Groundbreaking on U.S. homes fell unexpectedly in March but permits for future construction rose to their highest level in 3-1/2 years, giving a mixed message for one of the economy’s weaker sectors.
Housing starts slipped 5.8 per cent to a seasonally adjusted annual rate of 654,000 units, the Commerce Department said on Tuesday.
The long-moribund U.S. housing sector has showed signs of an incipient recovery in recent months, and home building could add to economic growth this year for the first time since 2005.
Despite the drop in starts, the data suggests housing construction could still add to gross domestic product during the first quarter, said Millan Mulraine, a macro strategist at TD Securities.
But an oversupply of unsold homes is depressing prices, creating a big hurdle for the sector, said Gregory Miller, an economist at Suntrust Banks in Atlanta.
“It’s going to be rocky for a while,” Mr. Miller said, adding the data pointed at best to a tentative recovery.
Some analysts speculated that a mild winter in the United States led home builders to start new projects ahead of schedule, and that March’s decline amounted to a payback.
“Weather was so mild earlier in the year we might have pulled some of the starts forward,” said Mark Foster, who helps manage $500-million at Kirr Marbach & Co in Columbus, Ind.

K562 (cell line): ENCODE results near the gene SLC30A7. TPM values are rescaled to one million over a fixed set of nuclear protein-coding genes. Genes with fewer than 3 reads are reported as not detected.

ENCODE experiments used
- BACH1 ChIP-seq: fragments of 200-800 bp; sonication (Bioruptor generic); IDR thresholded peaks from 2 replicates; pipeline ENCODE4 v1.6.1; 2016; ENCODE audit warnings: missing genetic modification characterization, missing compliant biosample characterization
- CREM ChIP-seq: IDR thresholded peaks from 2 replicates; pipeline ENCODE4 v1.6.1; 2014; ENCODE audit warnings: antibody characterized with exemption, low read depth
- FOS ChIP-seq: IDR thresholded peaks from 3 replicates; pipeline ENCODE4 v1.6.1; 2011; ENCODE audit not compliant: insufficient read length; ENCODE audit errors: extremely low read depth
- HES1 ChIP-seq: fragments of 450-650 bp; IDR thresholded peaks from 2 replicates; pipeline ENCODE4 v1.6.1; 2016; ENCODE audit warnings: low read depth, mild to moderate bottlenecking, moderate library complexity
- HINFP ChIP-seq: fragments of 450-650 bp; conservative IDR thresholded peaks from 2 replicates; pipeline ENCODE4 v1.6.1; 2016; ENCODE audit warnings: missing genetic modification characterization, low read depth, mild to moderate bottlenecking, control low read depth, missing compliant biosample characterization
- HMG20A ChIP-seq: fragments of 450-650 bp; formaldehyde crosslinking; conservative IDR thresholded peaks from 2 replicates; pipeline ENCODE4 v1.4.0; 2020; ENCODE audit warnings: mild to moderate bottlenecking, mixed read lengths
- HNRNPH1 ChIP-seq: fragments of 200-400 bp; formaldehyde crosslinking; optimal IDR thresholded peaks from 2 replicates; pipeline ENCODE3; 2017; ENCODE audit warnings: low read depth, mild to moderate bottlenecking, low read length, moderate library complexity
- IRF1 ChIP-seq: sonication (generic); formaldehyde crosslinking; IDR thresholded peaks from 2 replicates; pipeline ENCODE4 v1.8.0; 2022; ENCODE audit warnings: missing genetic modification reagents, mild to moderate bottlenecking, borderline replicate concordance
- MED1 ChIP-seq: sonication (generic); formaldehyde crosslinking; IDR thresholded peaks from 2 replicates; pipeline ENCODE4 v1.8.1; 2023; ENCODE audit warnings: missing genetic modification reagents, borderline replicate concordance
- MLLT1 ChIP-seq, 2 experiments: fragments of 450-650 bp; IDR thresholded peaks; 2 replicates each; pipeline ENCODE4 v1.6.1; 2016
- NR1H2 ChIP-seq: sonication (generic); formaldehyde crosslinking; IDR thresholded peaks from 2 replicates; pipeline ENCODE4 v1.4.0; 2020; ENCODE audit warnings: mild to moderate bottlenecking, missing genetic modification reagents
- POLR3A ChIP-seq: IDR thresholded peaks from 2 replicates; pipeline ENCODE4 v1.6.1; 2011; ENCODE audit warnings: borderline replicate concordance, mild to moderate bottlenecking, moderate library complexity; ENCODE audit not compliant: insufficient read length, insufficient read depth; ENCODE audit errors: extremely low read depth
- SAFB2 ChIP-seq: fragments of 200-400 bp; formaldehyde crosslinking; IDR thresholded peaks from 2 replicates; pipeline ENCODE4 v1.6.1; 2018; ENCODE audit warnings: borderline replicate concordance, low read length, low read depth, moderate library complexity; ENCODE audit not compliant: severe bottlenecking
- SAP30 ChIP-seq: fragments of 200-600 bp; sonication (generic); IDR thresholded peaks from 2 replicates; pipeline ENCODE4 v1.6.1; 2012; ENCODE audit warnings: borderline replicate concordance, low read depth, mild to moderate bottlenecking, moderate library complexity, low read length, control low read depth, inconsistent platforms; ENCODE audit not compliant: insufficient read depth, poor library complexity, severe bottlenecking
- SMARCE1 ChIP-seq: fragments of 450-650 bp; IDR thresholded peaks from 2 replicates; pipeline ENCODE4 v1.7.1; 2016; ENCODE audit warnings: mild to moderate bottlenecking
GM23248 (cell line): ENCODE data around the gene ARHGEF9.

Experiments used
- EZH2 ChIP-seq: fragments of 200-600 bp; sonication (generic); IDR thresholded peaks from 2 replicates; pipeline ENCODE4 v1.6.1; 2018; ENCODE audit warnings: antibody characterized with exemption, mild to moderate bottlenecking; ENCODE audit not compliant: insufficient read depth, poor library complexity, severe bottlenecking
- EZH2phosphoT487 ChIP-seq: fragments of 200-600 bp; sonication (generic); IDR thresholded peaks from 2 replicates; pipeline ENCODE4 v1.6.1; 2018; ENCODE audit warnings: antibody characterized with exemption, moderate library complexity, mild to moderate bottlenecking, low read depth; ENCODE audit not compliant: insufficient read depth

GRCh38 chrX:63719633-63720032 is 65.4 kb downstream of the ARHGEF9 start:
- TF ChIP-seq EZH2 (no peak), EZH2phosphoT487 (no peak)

“But the trend looks good, it feels like the housing market is trying to form a bottom.”
February’s starts were revised down to a 694,000-unit pace from a previously reported 698,000 unit rate.
Economists polled by Reuters had forecast housing starts little changed at a 705,000-unit rate.
U.S. stock futures pared gains after the data was published, while prices on U.S. government debt trimmed losses.
March’s decline in housing starts was the biggest percentage drop since April of last year, although most of the fall was in the volatile multiunit category, which declined 16.9 per cent.
Starts for single-family homes eased 0.2 per cent.
And brightening the report’s message on the economy, new permits for home construction surged.
Permits rose 4.5 per cent to a 747,000-unit pace last month, the highest since September 2008 and beating economists’ expectations for a 710,000-unit pace.
“The rise in permits kind of offsets the disappointing data,” said Omer Esiner, a market analyst at Commonwealth Foreign Exchange in Washington.
Sentiment among home builders ebbed in April for the first time in seven months, a survey showed
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